string function can automatically compare the string in Lexicographic order. So we just run a simple LIS,that will Ok.

my code is down to the fourth point, I feel it is correct.

The link is as follow : test

This is my first asked question in the Codeforces, So maybe somewhere is wrong, %%%%%

  • »
    »
    4 weeks ago, # ^ |
      Vote: I like it 0 Vote: I do not like it

    I don't know where WA is, but your code will get TL sooner or later, as string comparasion works in O(n).

    • »
      »
      »
      4 weeks ago, # ^ |
        Vote: I like it 0 Vote: I do not like it

      Thank you. I just found out, I always thought it was $$$O(\log n)$$$ hahaha

»
4 weeks ago, # |
  Vote: I like it 0 Vote: I do not like it

127118923 wrong answer Integer 61 violates the range [1, 6] (test case 54) test case please.

»
4 weeks ago, # |
Rev. 2   Vote: I like it +17 Vote: I do not like it

In problem E, I didn't quite understand the reasoning behind the fact that if the string $$$[l,r]$$$ is present in the LIS, the following ones ($$$[l,r+1],\, \dots,\, [l,n]$$$) must be present too so I want to share the proof that I came up with.

Firstly, we can observe that if $$$[l,r]$$$ and $$$[l,r+k]$$$ are present, all $$$[l,r+i],\ i<k$$$ must be present too. This is trivial since $$$[l,r+1]\ge [l,r]$$$. Furthermore, all these elements must be next to each other since that is the order that they follow in the sequence.

Now, we can prove the initial claim:

$$$ \text{If the string $$$[l,r]$$$ is present in the LIS, the following ones ($$$[l,r+1],  ...,  [l,n]$$$) must be present too} $$$

Let us assume that we have a LIS in which this is not true. Then there must be two adjacent elements in the LIS $$$a_1=[l_1,r_1],\ a_2=[l_2,r_2]$$$ such that $$$l_1<l_2$$$ and $$$r_1<n$$$.

  • If $$$a_1$$$ and $$$a_2$$$ have a common prefix, we can denote its longest common prefix as $$$p$$$. Then, we know that $$$a_1 = p+s_1$$$ and $$$a_2 = p +s_2$$$ where the $$$+$$$ represents concatenation and $$$s_1,s_2$$$ are some strings.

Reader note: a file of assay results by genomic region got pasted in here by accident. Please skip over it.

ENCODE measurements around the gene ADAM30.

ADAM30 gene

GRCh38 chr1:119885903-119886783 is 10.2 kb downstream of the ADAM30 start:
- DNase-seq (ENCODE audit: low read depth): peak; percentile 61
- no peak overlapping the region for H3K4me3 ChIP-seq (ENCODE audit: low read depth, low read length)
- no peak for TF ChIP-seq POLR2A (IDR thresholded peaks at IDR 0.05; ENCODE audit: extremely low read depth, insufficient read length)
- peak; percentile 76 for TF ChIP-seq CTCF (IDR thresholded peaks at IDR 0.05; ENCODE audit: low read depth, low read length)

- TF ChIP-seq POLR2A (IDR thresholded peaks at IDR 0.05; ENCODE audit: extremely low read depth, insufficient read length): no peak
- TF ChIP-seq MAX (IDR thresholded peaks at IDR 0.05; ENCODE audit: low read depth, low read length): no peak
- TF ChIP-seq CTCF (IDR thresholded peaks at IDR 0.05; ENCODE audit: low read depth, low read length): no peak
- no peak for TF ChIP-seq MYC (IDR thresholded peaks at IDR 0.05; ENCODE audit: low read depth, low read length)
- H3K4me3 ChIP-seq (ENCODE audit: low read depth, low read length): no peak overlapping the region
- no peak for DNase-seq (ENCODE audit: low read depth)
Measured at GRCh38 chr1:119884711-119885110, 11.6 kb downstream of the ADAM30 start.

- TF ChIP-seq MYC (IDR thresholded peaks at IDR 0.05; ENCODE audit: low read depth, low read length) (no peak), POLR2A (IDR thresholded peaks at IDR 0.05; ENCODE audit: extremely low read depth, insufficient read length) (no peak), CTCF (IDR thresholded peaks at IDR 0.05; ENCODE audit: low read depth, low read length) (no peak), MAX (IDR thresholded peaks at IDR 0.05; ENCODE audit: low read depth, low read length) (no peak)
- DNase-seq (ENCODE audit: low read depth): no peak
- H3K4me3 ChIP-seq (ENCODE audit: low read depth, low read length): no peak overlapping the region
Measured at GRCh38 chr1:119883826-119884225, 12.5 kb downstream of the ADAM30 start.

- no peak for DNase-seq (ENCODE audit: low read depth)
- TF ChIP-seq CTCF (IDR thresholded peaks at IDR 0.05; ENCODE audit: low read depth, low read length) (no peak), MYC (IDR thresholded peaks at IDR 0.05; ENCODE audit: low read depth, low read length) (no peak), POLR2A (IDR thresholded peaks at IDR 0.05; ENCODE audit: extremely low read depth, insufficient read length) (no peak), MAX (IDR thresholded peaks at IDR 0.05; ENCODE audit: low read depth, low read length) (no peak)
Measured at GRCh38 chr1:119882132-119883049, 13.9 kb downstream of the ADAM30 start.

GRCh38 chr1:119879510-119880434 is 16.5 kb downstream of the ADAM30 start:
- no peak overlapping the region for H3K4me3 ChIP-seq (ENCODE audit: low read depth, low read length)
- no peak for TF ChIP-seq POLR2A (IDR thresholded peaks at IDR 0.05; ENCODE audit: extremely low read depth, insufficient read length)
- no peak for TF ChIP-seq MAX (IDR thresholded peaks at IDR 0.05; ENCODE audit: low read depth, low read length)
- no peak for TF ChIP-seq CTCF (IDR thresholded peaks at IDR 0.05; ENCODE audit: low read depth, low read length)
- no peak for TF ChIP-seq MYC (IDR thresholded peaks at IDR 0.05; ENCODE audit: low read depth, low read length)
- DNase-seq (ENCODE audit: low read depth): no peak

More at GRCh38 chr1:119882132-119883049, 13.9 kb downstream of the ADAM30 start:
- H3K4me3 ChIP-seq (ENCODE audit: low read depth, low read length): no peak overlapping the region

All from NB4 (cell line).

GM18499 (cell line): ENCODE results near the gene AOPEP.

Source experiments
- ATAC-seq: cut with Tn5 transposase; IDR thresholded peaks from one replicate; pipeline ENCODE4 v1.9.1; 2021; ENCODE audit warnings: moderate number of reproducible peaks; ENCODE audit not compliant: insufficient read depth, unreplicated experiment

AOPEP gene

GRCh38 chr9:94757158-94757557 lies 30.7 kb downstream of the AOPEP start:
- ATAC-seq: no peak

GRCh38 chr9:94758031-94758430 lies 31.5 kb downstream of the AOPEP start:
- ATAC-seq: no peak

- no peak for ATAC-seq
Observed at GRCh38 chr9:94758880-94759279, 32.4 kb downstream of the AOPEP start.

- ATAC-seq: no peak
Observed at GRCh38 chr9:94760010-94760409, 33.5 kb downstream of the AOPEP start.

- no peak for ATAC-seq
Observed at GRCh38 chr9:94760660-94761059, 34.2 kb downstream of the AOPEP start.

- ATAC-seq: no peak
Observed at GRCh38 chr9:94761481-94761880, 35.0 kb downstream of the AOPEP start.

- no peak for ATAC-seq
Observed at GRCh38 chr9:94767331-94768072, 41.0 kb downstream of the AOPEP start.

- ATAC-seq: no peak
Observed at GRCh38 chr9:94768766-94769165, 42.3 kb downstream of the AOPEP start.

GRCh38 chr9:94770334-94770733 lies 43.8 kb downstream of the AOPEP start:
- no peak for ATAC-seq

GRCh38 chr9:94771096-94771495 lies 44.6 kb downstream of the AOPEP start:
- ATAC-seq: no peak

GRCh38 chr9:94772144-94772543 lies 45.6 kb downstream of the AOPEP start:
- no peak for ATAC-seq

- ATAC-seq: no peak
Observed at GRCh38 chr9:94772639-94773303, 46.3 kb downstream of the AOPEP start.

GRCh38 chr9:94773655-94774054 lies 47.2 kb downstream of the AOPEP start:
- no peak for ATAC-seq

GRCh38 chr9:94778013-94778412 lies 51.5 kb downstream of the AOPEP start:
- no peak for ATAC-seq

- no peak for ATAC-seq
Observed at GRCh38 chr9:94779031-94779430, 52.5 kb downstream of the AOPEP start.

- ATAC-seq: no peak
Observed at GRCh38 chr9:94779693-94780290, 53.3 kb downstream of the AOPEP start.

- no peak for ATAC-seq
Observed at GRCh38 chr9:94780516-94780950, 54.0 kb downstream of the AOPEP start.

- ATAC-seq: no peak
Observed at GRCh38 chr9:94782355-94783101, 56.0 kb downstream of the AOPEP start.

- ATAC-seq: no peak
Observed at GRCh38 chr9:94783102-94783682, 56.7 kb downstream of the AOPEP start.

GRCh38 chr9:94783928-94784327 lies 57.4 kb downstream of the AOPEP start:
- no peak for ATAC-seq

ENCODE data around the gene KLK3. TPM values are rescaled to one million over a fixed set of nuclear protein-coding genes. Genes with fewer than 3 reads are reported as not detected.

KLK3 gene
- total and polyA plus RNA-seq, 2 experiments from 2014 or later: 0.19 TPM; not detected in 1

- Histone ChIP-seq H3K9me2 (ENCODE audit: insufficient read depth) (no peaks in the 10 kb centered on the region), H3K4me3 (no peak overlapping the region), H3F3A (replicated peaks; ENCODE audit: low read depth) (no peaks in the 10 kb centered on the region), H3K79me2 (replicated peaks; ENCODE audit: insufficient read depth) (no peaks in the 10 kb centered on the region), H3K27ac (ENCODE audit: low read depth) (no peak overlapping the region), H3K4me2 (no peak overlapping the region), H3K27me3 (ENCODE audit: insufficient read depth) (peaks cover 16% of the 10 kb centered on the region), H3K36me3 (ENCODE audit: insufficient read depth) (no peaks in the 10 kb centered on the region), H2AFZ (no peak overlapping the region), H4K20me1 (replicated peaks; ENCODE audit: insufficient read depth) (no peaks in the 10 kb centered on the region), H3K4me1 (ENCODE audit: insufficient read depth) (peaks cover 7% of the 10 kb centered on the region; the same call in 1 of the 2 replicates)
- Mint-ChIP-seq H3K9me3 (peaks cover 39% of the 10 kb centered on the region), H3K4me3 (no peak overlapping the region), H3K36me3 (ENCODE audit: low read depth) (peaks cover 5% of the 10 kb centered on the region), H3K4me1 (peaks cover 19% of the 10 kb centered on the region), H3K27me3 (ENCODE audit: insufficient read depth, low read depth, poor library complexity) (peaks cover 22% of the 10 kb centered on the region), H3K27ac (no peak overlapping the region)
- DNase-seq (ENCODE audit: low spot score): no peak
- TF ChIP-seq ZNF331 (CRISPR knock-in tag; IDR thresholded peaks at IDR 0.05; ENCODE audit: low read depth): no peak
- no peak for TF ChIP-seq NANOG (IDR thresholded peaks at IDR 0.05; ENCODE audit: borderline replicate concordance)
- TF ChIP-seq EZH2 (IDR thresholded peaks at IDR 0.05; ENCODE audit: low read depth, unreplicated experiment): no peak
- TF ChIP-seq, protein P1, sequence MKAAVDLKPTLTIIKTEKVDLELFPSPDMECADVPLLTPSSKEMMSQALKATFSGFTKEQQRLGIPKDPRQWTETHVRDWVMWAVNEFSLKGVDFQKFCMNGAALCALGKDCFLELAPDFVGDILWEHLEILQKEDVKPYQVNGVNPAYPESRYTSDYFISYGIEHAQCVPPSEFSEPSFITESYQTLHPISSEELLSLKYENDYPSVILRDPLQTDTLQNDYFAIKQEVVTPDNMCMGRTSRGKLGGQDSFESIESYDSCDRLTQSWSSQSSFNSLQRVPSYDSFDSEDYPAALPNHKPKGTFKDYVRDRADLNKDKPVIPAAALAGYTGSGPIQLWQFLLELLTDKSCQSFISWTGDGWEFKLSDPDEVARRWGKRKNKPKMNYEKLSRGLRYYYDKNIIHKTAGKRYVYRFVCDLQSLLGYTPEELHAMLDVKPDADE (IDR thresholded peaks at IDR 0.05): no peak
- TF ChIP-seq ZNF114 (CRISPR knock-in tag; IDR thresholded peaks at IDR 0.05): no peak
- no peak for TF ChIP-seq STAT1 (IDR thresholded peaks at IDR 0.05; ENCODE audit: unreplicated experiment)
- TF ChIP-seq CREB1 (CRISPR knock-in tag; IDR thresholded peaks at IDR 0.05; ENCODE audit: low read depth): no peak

• If $$$|s_1|> 0 $$$, since we know that $$$s_1<s_2$$$ (because $$$a_1<a_2$$$) and $$$s_1$$$ and $$$s_2$$$ do not share any common prefix (otherwise $$$p$$$ would not be the longest), the first character of $$$s_1$$$ must be smaller than the first character of $$$s_2$$$. In this case, we can add all the rest of the prefixes of the suffix $$$[l_1,n]$$$ since all of them will be smaller than $$$a_2$$$
    • If $$$|s_1|=0$$$, we know that $$$|s_2|$$$ cannot be we 0 (otherwise $$$a_1=a_2$$$). Therefore $$$|a_1|<|a_2|$$$ and we can delete all the prefixes of the suffix $$$[l_1,n]$$$ replacing them by the corresponding prefixes of the suffix $$$[l_2,n]$$$. A more detailed proof of why we will have enough prefixes to do this replacing operation is provided in the replies to this comment.
  • If they do not have a common prefix, $$$a_1[0]<a_2[0]$$$ and we can include all the remaining prefixes of $$$[l_1,n]$$$ in the LIS as they will all be smaller than $$$a_2$$$

By performing these changes a finite number of times we get a LIS that does not have less elements and fulfils the initial claim.

Edit: Changed the conditions in the proof following maomao90's suggestion to clarify the proof

  • »
    »
    4 weeks ago, # ^ |
      Vote: I like it 0 Vote: I do not like it

    As your solution,the second situation "if $$$|s1|<|s2|...$$$" and maybe "The first character of $$$s1$$$ must be smaller than the first character of $$$s2$$$." in this situation also is right, so the rest of the prefixes of the suffix $$$[l_1,n]$$$ must smaller than $s2$,they can make contributions and not need delete.

    I understand other parts, It’s very good, it’s easier to understand than the solution, at least I understand it.

    Please answer my doubts,thanks

    • »
      »
      »
      4 weeks ago, # ^ |
        Vote: I like it 0 Vote: I do not like it

      I'm not sure if I understand your doubt correctly but I think there are some things that I could clarify.

      What we actually want to prove is that there is a LIS of maximum length in which the "initial claim" holds. To do so I can assume that the LIS of maximum length does not fulfil this claim. In that case, I can take that LIS and modify it so that it fulfils the claim. Therefore I have reached a contradiction and there is a LIS of maximum length that fulfils the claim.